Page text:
Drug and Device Marketing Gift Ban and Disclosure Law In The Balance: Act Now
HCFA urges the legislature to put patients first and not repeal the drug and device gift ban and disclosure law. Section 105 in the House version of the the Economic Reorganization Bill would repeal Massachusetts’ groundbreaking drug and device marketing gift ban. HCFA urges Massachusetts residents to contact their Senator and Representative and tell them that they do not want pharmaceutical and medical device company marketing practices to come between patients and their doctors.
Currently, the gift ban and disclosure law forbids pharmaceutical representatives from wining-and-dining doctors to convince them to purchase brand name medications. It also requires disclosure of any ‘non-gift’ payments to providers. The gift ban and disclosure law is an essential part of Massachusetts’s efforts to curb health care costs and guarantee the ethical delivery of health services.
The gift ban and disclosure law encourages the drug and device industry to put a limit on the over $6 billion spent annually on direct-to-physician marketing. The logic of restricting the inherent conflict of interest that impacts patient-centered care is perhaps best exemplified by the fact that medical schools like UMass, Boston University and now Harvard have passed their own stringent gift ban and disclosure policies.
Opponents of the gift ban and disclosure law claim that it has forced medical conventions and drug and device manufacturers out of the Commonwealth and has caused a dramatic loss in profits in the restaurant industry. However, not only do medical conventions continue to flourish in Massachusetts, but a large number of drug and device manufacturers have in fact chosen to relocate to the Commonwealth since the gift ban was enacted. Further, it's clear that the recession, and not the gift ban, is the real reason behind restaurant industry losses, considering that states without a gift ban have experienced similar losses since 2008.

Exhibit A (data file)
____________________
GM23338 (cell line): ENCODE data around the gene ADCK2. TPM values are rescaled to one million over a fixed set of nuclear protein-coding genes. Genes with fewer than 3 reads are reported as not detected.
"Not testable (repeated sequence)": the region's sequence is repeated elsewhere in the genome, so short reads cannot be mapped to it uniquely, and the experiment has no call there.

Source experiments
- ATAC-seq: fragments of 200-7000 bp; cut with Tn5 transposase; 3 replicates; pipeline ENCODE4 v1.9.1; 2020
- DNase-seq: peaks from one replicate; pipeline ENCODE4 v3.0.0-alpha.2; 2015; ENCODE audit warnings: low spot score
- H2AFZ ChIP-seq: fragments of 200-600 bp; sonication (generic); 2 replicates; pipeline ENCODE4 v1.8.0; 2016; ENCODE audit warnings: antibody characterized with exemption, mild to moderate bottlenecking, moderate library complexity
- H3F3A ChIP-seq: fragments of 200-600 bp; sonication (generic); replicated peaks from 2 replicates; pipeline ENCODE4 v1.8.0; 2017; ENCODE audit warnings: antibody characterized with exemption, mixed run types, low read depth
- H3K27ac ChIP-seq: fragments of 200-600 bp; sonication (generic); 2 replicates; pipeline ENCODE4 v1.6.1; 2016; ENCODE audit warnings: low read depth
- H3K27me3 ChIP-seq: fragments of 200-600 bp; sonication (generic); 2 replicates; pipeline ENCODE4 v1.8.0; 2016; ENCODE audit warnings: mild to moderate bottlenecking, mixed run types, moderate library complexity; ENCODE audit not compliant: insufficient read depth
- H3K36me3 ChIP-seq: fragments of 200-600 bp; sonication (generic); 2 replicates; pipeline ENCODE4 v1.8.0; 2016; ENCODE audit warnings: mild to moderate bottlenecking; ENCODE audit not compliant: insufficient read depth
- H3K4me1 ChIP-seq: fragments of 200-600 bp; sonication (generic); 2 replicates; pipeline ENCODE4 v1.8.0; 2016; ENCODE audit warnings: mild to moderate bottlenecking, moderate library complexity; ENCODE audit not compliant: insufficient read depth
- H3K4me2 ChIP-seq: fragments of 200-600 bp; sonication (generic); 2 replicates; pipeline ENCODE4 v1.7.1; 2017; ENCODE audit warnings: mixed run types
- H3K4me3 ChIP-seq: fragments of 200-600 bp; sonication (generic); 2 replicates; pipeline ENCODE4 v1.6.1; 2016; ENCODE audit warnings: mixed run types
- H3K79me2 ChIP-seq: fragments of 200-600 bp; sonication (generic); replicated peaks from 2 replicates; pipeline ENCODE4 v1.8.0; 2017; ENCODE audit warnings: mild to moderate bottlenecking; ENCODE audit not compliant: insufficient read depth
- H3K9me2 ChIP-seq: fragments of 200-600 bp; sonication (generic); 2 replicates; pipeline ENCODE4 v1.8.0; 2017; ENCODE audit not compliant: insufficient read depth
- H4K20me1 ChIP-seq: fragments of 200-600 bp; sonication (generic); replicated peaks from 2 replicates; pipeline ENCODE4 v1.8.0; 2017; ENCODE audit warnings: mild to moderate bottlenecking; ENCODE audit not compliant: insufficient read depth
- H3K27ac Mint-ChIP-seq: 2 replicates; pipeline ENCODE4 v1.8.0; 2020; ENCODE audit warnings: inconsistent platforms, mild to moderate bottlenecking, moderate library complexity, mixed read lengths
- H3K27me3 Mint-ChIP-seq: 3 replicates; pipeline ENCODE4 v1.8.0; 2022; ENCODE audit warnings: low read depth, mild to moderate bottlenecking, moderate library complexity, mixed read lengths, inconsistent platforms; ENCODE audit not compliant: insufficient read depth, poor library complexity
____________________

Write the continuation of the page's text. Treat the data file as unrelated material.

The Senate recently appointed a conference committee to reconcile their economic reorganization bill with the House version. HCFA hopes that the committee responds to Senator Montigny’s (one of the conferees) view that the ban benefits everyone—since “all taxpayers become patients.” Patients need the comfort of know that their doctor is prescribing in the best interests of the patient, free of inappropriate outside influences.